This is a post about collective action.
But let’s rewind to the beginning.
Bacteria are weird birds: instead of having a specific audible call that allows them to identify members of their own species — “Me! I am here! I am me! I am here!”—bacteria emit and receive an identifying chemical which tells them whether enough of their own kind are in the same place, in which case they can justify spending energy on individual action which translates into collective action (this is called “quorum sensing”, see video below).
One chemical for an entire species.
Within such a group, in and through their chemical language, they are all the same.
Human language is incredibly complex. Why would we need such a complex mesh of meaning to identify ourselves and identify others? We could also ask the question in a way that puts us in a more passive position: what justifies such complexity for the purpose of being identified, being made visible, audible to other participants in the medium of language, more or less consciously and intentionally?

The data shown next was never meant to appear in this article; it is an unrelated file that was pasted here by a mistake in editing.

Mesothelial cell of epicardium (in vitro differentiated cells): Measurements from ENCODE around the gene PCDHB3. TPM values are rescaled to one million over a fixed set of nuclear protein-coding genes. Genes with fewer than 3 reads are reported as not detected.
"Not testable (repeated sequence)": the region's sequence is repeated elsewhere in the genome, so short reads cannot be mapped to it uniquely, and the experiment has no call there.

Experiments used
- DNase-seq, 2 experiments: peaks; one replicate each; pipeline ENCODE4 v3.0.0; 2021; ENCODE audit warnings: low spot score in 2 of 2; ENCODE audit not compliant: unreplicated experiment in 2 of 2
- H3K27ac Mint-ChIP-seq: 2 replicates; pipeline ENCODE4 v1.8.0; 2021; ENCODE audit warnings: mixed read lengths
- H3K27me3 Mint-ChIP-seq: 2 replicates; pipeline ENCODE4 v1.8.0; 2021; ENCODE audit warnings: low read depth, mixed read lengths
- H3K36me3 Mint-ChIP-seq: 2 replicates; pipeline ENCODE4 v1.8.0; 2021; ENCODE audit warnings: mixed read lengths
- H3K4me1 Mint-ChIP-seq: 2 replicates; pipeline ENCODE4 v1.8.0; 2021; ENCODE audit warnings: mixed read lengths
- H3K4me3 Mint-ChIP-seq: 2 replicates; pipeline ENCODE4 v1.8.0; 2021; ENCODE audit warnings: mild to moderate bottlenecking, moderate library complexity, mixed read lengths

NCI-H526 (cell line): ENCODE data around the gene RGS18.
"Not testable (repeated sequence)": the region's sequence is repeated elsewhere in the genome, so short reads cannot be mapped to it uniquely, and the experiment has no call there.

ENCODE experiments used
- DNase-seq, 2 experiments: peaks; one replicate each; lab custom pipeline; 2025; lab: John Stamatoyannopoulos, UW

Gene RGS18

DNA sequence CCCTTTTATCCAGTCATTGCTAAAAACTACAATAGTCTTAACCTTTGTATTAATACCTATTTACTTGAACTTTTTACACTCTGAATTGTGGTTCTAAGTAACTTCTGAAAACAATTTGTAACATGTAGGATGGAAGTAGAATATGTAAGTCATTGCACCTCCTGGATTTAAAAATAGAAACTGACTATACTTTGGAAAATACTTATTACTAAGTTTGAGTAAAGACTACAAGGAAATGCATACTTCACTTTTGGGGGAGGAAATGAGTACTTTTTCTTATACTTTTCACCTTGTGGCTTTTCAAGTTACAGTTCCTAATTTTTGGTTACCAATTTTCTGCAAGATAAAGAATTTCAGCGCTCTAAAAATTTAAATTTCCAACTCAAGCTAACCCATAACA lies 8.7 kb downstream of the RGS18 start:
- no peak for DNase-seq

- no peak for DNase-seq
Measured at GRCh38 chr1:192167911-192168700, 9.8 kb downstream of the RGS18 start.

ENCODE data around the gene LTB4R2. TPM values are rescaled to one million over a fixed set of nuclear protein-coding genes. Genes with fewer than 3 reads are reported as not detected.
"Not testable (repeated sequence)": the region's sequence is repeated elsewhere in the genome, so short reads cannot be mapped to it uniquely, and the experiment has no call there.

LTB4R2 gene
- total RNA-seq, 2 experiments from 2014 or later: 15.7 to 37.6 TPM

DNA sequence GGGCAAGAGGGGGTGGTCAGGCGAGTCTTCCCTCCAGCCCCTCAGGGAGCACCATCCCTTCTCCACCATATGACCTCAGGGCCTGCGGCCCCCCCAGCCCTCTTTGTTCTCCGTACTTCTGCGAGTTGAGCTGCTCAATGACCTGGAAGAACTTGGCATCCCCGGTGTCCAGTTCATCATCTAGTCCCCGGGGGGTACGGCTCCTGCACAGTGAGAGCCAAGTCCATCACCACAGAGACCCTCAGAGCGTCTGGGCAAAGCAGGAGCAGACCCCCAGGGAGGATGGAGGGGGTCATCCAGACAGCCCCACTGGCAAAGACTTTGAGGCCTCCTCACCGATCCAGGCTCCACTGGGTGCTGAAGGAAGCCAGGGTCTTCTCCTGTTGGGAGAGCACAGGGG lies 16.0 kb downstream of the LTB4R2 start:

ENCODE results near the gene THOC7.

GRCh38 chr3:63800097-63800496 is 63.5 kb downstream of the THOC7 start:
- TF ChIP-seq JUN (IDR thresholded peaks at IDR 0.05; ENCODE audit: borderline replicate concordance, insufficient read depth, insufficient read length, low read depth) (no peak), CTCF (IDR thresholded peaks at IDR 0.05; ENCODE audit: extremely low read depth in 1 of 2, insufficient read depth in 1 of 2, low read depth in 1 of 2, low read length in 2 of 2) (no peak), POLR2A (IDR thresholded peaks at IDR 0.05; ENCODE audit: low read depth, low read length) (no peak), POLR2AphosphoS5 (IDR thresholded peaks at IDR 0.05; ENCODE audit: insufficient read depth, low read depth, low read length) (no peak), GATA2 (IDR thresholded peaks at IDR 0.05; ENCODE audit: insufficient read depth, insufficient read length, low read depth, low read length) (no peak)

One answer might be that identification is only one function of language and so you wouldn’t expect its complexity to be justifiable solely by that.
But consider the implications and consequences of identity rephrased not just as a superficial label, but as a characterization of who we are, how we relate to others, what trajectory we are on, who we share experiences with, what we want to work towards: by that meaning, it becomes difficult to draw a boundary around identity and separate it from aspects of life independent of it.
When I say, through my varied elaborately assembled audible or visible sculptures, strings of words, signs: “this is me, I am here” and, through the responses I receive, I feel seen and accepted: that is a connection, a first step towards acting together.
Birds find each other over long distances. “Come over here!”
Bacteria team up for collective action when they’ve reached a sufficient density. “We are many.”
How do we act collectively?